A few years ago, a group called the Sad Puppies tried to organize a block voting campaign that was technically allowed but utterly against the accepted spirit of the rules of the Hugo Awards. Those are the big deal fan nominated awards for science fiction and fantasy, named after Victor Hugo for his legendary unfinished sequel to Les Mes that involved a communist revolution via mechs. (Editor’s note: this is a lie. Or if Dr. Wilson were president, a misstatement.)
In any case, aforementioned Jackass Puppies bemoaned the state of modern science fiction awards with complaints about how there were entirely too many minorities being nominated. They used the term “social justice warrior” repeatedly as an unironic slur apparently having never actually read or watched classic science fiction in which every great character was literally a social justice warrior. Anyway, they nominated several creeps with histories of low sales and light fascism, and a few stand up guys like Jim Butcher, who when learning of the context announced where precisely the offered support could be inserted sideways.
The voters of the Hugos by and large revolted against this bad faith effort at swinging the awards towards assholes, and the ironic effect has been that there hasn’t been a white guy nominated for best novel for the last two nomination cycles. Somehow, we will survive, I’m sure.
In any case, this year’s Hugo nominations just got announced, and they make for a great quarantine reading list. All the novels are available on ebook, so you can either get in a long line on your library’s electronic list, or order them electronically to own. Either way, you don’t have to leave quarantine. Unless you left your tablet out in the hot zone somewhere. I don’t know your life; I just judge it.
I’ve read most of the novel nominations and a few of the ones in other categories, so here’s your completely objective annotated guide to the novel nominations.
Gideon the Ninth, by Tamsyn Muir: This is dark, weird, and hilarious. It’s lesbian necromancers in space. The tagline is: “Gideon has a sword, some dirty magazines, and no more time for undead nonsense”. Either that gets you excited, or it doesn’t.
The Light Brigade, by Kameron Hurley: Look, even Dustin loved this book and he only reads science fiction if someone else throws it hard enough at his head. This is a story of soldiers fighting endless grinding wars that don’t matter, wrapped up in uncontrolled time travel like slamming Quantum Leap into the Forever War. It’s a perfection of darkness exploding into impossible dawn.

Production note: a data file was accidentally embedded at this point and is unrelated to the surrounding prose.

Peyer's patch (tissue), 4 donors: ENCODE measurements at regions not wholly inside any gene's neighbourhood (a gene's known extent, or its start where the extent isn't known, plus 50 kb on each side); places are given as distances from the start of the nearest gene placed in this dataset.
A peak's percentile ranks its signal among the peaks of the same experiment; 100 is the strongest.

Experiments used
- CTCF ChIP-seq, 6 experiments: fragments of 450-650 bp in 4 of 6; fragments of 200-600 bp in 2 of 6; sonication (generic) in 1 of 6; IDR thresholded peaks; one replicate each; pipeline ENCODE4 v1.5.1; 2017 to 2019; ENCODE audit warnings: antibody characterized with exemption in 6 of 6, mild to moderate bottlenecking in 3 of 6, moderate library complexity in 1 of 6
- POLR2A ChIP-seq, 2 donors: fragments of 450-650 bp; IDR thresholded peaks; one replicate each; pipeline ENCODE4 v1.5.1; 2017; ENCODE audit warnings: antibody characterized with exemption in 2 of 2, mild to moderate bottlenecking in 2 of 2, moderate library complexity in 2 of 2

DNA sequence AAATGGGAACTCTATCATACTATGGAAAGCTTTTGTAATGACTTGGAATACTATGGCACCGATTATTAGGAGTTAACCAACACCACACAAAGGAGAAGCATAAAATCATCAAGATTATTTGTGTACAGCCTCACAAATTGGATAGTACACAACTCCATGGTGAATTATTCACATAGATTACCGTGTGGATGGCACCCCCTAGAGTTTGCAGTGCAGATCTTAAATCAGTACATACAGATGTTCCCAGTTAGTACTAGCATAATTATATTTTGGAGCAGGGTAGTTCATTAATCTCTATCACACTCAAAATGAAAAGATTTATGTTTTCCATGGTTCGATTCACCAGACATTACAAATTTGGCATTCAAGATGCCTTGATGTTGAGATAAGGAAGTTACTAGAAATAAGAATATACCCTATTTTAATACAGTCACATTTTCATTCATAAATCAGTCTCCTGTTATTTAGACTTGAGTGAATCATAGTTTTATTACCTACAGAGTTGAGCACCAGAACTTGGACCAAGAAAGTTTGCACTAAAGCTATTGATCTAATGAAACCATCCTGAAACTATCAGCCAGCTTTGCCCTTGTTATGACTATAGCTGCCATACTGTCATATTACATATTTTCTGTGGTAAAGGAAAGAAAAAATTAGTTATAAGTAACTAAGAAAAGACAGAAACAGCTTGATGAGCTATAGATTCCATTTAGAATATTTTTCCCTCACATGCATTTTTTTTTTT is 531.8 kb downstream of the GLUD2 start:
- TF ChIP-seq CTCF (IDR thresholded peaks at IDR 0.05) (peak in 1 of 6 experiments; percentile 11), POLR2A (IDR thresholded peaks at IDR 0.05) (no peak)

A Memory Called Empire, by Arkady Martine: murder mystery and political machinations in a space empire that’s a hybrid of pre-Columbian and the Byzantine Empire. It’s only real weakness is that it’s definitely built to set up a series, and so a lot of the interesting stuff is set up for future books. But, it’s got some fascinating thoughts about the nature of empire. It’s told from the point of view of an outsider who’s always adored the culture and art of the imperial center, but who’s fully aware of the threat the empire poses existentially to her home. It really gets this nuance of how empire is simultaneously a crushing monolithic force, while still being irresistibly attractive. Empires don’t just crush, they seduce with legitimately beauty and art that are inseparable from the horrors of the empire itself.
Middlegame, by Seanan McGuire: McGuire is one of my favorite authors, with absolutely prodigious output. She has four different series of 5+ books, all nominated for Hugos at one point or another, all in the last decade. In fact, she’s the youngest author to ever be nominated for as many Hugos as she has. This is a stand-alone book, and it features alchemists and immortal golems and stories bending the fabric of the universe and a pair of children who have been connected since birth, embodying and controlling all math and all language. It’s weird and deep, and heartbreakingly human.
The City in the Middle of the Night, by Charlie Jane Anders: this one is sadly still on my to read list, but everything Anders has ever written has been incredible, so I’m willing to bet this is no exception.
The Ten Thousand Doors of January, by Alix E. Harrow: also on the still to read list, but everything I’ve heard about it is incredible. I’ve been saving it until I can really savor it.
As a doctor, I recommend you just grab all six on your tablet and carve out the rest of the week to getting started.
Dr. Steven Lloyd Wilson is a hopeless romantic and the last scion of Norse warriors and the forbidden elder gods. His novel, ramblings, and assorted fictions coalesce at www.burningviolin.com. You can email him here.
Header Image Source: Tor Books